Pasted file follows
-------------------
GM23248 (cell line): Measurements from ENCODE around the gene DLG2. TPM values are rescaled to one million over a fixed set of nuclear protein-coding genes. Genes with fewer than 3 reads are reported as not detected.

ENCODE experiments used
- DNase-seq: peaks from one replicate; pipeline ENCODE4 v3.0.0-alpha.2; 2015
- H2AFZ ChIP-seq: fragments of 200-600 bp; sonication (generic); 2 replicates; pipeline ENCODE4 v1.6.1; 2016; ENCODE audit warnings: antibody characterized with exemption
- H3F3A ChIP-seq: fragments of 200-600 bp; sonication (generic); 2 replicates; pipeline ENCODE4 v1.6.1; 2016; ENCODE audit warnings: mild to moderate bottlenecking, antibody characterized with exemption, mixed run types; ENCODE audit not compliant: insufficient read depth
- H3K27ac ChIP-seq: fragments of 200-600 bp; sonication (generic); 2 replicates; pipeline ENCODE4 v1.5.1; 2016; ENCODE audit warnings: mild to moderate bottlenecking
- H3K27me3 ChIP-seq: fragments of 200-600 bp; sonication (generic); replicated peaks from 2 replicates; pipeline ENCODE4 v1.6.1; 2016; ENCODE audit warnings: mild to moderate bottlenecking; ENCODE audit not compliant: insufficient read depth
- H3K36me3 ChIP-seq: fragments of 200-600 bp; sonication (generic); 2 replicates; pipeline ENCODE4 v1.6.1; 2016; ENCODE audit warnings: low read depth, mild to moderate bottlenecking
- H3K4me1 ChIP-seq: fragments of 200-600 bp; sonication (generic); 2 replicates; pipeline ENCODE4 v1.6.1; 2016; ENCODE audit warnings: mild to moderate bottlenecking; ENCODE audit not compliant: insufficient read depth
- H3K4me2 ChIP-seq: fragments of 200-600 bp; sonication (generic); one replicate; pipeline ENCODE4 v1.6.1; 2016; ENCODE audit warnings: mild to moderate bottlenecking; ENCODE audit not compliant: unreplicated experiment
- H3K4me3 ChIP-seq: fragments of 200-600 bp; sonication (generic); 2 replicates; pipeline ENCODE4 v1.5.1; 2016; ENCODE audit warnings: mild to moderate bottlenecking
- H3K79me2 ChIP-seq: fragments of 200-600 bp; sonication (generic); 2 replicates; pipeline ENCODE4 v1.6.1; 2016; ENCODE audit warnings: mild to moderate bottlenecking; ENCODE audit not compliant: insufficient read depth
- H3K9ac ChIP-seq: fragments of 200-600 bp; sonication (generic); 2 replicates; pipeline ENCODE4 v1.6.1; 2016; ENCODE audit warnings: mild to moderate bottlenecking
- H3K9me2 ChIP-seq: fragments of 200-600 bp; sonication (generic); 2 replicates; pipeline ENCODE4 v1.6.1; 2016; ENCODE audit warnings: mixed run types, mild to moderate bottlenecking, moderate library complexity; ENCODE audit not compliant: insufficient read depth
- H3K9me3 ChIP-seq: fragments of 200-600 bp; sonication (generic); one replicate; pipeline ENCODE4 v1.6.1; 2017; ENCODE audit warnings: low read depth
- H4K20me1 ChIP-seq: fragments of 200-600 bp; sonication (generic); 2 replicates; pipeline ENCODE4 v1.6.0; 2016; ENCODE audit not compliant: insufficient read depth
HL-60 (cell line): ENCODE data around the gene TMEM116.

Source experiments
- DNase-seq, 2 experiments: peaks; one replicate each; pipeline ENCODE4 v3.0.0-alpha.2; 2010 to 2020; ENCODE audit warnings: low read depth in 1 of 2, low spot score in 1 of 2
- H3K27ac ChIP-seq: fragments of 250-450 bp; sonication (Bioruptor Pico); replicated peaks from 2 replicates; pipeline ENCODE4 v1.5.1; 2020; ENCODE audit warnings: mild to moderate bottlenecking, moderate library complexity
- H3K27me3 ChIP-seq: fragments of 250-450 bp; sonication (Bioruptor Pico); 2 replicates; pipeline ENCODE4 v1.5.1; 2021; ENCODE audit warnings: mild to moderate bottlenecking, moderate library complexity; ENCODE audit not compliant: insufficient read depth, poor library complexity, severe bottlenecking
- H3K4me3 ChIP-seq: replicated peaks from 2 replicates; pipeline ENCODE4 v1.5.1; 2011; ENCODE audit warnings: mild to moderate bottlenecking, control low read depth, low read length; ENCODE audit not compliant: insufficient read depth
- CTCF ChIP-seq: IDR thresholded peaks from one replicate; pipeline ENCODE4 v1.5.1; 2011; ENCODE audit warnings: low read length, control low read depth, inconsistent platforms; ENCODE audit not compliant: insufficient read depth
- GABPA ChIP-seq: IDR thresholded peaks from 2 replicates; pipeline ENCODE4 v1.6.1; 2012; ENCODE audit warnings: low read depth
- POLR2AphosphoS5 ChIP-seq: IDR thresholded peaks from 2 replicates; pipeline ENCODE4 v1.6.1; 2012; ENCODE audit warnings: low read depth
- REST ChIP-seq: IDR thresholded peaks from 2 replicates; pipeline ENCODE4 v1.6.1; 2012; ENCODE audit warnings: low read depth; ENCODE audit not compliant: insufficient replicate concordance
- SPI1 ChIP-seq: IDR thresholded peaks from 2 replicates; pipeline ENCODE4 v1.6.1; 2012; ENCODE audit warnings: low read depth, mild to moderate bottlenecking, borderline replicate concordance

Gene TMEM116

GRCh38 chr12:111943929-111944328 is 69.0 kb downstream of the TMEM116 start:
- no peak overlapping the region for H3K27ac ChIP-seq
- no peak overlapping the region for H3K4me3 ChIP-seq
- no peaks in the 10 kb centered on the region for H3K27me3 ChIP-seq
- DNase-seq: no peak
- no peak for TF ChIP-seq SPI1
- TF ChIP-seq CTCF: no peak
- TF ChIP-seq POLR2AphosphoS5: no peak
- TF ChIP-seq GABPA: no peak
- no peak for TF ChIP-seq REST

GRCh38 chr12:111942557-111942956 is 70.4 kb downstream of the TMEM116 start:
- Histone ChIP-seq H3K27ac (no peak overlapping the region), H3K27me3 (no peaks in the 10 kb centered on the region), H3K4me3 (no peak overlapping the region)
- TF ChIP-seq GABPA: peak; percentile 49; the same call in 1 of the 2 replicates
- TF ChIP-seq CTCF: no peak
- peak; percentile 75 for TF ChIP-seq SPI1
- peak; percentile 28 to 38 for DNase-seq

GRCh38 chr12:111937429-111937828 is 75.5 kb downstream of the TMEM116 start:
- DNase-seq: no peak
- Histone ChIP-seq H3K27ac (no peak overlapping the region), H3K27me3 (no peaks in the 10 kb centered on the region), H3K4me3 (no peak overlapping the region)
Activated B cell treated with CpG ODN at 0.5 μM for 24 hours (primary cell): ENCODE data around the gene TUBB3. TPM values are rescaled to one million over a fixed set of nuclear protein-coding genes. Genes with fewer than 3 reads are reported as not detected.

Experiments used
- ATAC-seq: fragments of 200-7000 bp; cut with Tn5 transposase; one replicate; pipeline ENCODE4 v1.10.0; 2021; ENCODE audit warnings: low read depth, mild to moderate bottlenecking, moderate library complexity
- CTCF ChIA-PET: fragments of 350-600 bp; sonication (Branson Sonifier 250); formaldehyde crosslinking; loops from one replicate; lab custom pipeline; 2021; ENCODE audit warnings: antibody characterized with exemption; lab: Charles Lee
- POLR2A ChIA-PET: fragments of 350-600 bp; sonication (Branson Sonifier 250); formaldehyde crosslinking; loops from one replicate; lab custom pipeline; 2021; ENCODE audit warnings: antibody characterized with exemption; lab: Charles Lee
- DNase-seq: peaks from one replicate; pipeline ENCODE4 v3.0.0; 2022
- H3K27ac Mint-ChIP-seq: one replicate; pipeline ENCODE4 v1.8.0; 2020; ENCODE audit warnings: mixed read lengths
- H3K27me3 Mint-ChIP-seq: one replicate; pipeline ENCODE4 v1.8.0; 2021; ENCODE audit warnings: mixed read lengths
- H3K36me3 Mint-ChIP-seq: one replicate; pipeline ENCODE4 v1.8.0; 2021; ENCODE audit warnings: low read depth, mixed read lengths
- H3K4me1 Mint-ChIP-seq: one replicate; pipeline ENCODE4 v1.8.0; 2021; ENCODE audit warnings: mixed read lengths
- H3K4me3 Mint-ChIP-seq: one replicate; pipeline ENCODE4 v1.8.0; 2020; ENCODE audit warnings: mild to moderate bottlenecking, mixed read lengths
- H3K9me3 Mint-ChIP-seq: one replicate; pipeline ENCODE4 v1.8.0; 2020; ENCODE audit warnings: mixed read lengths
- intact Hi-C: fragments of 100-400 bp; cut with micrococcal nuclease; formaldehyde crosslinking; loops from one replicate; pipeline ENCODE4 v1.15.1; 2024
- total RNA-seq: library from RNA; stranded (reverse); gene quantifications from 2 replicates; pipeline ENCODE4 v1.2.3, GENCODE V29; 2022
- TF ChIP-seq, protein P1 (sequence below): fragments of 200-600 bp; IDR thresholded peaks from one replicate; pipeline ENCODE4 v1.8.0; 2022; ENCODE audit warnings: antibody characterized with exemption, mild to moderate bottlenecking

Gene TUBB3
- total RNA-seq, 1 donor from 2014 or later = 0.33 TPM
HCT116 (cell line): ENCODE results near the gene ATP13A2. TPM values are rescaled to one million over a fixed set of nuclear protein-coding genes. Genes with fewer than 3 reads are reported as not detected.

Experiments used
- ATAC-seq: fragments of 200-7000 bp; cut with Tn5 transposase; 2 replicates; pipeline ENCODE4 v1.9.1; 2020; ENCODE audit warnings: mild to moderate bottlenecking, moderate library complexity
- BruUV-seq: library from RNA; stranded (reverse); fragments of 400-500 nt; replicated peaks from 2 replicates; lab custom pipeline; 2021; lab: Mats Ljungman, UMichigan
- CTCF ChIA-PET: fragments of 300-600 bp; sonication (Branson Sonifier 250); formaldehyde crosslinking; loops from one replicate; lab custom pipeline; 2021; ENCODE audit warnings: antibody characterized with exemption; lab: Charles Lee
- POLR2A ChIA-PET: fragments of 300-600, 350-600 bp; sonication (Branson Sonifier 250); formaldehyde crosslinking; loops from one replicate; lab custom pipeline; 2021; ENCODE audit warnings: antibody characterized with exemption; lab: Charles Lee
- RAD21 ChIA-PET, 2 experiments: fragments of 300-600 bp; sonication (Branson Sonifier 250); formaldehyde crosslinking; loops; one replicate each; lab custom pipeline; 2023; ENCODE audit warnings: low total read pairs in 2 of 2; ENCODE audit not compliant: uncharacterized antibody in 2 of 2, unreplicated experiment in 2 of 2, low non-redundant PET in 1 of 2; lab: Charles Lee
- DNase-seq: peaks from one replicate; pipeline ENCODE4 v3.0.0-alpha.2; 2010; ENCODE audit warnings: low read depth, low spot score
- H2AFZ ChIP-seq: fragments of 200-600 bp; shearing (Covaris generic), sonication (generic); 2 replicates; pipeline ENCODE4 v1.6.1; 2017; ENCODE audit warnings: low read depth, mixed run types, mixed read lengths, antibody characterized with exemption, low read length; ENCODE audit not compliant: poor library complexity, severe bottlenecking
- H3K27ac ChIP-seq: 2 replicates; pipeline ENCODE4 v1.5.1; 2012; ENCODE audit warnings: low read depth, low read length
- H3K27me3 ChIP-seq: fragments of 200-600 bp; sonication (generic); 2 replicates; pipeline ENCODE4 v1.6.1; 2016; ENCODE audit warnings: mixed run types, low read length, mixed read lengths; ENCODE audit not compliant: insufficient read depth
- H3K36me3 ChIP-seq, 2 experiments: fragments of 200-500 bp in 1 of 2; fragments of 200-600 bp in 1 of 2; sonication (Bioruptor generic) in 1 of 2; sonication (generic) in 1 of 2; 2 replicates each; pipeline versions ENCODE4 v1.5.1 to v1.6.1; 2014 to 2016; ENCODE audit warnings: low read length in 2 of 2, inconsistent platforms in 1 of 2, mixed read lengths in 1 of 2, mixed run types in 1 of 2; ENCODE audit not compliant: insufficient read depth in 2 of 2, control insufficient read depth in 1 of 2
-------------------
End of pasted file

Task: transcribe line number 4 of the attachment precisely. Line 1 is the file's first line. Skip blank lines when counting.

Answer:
- H2AFZ ChIP-seq: fragments of 200-600 bp; sonication (generic); 2 replicates; pipeline ENCODE4 v1.6.1; 2016; ENCODE audit warnings: antibody characterized with exemption